The only thing definite about the plan is that there is one.
"I think what we'll see and what we'll want,'' said Tom Thomson, executive director of the Savannah Metropolitan Planning Commission, "is a fairly dense, mixed-use Hutchinson Island.''
So, now the plan, after a decade's dormancy and a series of false starts, is to move forward with earnest development of the land visible from, but once thought conceptually astray from, the city of Savannah in which it resides.
"We believe the market is turning, has turned in fact, and is improving,'' said Savannah businessman John Cay, who is partnering with CSX and Atlanta-Based Batson Cook Development. "And we hope to catch that wave. Of course, given the vastness of the island, we are talking long term. But we would expect to see things that are transformational in the next five to seven years.''
"If they went to the complete fulfillment of that plan'' added John McKleskey, who originally attempted to develop Hutchinson in the 1980s and is now a consultant on the new project, "there would be more density on Hutchinson Island than the Historic District.
Cay and Mark Spadoni, general manager of the Westin Savannah Harbor Resort on Hutchinson Island, recently shared their vision for what the island could become.
And the ambition, like the island, is sizable, with three riverfront parcels totaling 56 acres comprising a next phase of development that would change savannah's skyline and persona.
"The exciting thing right now is it's an empty canvas over here,'' said Spadoni. "We're excited about whatever it brings, but I think the beauty of it is where else do you have a true urban resort?''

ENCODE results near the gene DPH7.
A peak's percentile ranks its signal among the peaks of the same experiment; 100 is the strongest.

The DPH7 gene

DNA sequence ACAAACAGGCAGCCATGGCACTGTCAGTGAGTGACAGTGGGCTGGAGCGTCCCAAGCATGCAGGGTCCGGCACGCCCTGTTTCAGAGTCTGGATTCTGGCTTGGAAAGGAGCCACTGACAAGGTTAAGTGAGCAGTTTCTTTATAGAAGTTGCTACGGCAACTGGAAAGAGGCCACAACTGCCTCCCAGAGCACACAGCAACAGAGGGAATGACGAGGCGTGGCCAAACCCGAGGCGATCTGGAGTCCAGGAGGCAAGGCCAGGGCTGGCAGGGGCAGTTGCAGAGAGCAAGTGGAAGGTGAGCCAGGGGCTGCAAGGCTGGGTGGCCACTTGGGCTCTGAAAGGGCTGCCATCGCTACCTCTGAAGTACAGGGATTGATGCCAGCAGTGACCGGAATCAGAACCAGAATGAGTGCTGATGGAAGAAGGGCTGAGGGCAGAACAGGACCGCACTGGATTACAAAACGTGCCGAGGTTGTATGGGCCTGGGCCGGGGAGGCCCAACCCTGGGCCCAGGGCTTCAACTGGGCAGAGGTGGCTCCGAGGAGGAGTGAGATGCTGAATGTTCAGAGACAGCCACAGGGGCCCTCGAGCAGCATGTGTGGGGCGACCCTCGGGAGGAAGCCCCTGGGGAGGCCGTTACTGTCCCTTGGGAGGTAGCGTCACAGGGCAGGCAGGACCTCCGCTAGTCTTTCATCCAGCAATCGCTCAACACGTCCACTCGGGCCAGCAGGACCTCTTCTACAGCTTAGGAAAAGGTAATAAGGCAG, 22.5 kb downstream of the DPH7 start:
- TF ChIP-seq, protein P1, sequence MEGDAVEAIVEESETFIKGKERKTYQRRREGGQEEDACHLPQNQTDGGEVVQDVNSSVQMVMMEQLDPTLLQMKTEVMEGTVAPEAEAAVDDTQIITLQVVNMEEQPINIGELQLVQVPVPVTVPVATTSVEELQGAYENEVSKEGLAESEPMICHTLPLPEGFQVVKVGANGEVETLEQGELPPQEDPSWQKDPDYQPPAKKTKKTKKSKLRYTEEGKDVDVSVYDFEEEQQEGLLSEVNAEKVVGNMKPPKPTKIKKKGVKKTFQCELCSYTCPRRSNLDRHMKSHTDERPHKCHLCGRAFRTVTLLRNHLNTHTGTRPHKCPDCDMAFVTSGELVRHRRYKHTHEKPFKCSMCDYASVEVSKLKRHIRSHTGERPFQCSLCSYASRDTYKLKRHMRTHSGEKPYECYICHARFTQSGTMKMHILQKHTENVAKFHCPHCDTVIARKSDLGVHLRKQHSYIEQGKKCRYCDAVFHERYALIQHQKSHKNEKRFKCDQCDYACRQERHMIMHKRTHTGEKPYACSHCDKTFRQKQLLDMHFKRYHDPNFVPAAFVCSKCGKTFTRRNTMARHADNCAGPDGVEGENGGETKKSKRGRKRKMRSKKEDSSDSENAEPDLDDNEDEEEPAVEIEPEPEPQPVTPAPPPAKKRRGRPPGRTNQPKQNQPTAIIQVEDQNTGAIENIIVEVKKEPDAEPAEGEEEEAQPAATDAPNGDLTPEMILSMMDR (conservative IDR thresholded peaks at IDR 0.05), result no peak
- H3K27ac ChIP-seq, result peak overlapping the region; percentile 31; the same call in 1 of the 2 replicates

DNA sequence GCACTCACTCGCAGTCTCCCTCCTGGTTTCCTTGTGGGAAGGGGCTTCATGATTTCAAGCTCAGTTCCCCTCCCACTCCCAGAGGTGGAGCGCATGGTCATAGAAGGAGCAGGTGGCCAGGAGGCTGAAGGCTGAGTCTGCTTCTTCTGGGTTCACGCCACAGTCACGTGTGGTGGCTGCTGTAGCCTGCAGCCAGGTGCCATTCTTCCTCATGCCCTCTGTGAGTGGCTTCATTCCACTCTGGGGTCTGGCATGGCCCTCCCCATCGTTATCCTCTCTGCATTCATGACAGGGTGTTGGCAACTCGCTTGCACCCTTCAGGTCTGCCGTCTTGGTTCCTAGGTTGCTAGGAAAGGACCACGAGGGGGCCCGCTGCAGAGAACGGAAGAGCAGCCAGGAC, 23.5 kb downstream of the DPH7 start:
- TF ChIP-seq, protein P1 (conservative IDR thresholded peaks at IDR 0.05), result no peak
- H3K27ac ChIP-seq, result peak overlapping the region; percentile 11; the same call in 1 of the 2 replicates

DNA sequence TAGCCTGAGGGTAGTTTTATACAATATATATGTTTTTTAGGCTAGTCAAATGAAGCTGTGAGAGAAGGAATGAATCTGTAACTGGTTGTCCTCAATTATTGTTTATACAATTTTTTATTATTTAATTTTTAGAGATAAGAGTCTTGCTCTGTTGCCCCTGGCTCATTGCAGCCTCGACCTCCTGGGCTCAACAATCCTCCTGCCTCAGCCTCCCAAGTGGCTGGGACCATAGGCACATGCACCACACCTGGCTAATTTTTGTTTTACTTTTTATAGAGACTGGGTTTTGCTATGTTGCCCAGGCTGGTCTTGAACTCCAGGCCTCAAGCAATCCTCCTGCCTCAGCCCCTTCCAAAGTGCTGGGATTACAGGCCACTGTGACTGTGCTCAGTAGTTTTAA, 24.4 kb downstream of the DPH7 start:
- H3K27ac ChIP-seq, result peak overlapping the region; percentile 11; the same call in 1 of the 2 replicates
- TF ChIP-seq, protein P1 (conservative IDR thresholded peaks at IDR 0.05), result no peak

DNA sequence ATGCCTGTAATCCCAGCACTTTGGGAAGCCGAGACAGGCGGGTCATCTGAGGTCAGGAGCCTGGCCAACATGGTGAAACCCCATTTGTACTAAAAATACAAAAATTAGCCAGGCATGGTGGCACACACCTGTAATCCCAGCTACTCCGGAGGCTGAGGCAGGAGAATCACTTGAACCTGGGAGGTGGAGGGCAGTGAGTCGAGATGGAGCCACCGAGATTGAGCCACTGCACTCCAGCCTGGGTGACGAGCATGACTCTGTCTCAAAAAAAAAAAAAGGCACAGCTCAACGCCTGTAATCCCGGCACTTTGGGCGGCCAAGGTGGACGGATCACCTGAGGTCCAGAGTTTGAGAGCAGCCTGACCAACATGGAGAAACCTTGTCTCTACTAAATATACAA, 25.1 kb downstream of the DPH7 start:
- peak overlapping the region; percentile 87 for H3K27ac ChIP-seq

"Ideas that have been kicked around include things like botanical gardens, an amphitheater, a world-class spa. There should be a residential component that takes advantage of the fabulous views looking back at the city of Savannah, possibility of office space, technology park. A very high end retail component we see as a possibility. We want something that's stunningly beautiful, that's civic minded, that has lots of green space and frankly has a wow factor.''
So far, Cay has been wowed by the reaction to those invited to study the plan so far.
"The urban planning architects that have come here from New York and Boston and Atlanta and other places are excitedly telling us why they should be selected as our partners,'' said Cay. "It's clear that we're really thinking big in regard to this.''
Analysis and research is still being conducted but McKleskey sees great potential on that side of the Savannah River .
"I think it will be a very unique place, not like downtown,'' said McKleskey. "It will have its own identity. In fact, that's one of the things that's being discussed right now, what will be the identity of Savannah Harbor.''
But for Cay, the eventual identity is in the island's existing potential.
"From Boston to Miami, there's not another property like this one, where you have largely undeveloped property across from arguably, what I believe is America's most beautiful city. It's a huge responsibility in terms of what happens here, but it's also exciting.''